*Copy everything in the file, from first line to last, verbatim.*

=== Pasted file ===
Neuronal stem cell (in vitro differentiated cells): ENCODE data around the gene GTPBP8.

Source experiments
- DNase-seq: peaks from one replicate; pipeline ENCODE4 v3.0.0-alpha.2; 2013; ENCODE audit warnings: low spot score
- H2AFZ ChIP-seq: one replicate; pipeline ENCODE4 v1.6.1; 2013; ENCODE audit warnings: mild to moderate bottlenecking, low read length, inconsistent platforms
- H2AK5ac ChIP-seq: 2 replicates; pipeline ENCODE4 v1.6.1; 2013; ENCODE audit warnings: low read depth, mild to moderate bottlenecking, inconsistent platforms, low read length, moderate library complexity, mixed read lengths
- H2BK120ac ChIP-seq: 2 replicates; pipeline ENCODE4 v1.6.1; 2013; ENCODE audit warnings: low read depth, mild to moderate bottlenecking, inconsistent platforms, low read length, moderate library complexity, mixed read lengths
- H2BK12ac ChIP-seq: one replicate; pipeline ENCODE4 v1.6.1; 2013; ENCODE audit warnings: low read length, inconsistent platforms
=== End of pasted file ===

Neuronal stem cell (in vitro differentiated cells): ENCODE data around the gene GTPBP8.

Source experiments
- DNase-seq: peaks from one replicate; pipeline ENCODE4 v3.0.0-alpha.2; 2013; ENCODE audit warnings: low spot score
- H2AFZ ChIP-seq: one replicate; pipeline ENCODE4 v1.6.1; 2013; ENCODE audit warnings: mild to moderate bottlenecking, low read length, inconsistent platforms
- H2AK5ac ChIP-seq: 2 replicates; pipeline ENCODE4 v1.6.1; 2013; ENCODE audit warnings: low read depth, mild to moderate bottlenecking, inconsistent platforms, low read length, moderate library complexity, mixed read lengths
- H2BK120ac ChIP-seq: 2 replicates; pipeline ENCODE4 v1.6.1; 2013; ENCODE audit warnings: low read depth, mild to moderate bottlenecking, inconsistent platforms, low read length, moderate library complexity, mixed read lengths
- H2BK12ac ChIP-seq: one replicate; pipeline ENCODE4 v1.6.1; 2013; ENCODE audit warnings: low read length, inconsistent platforms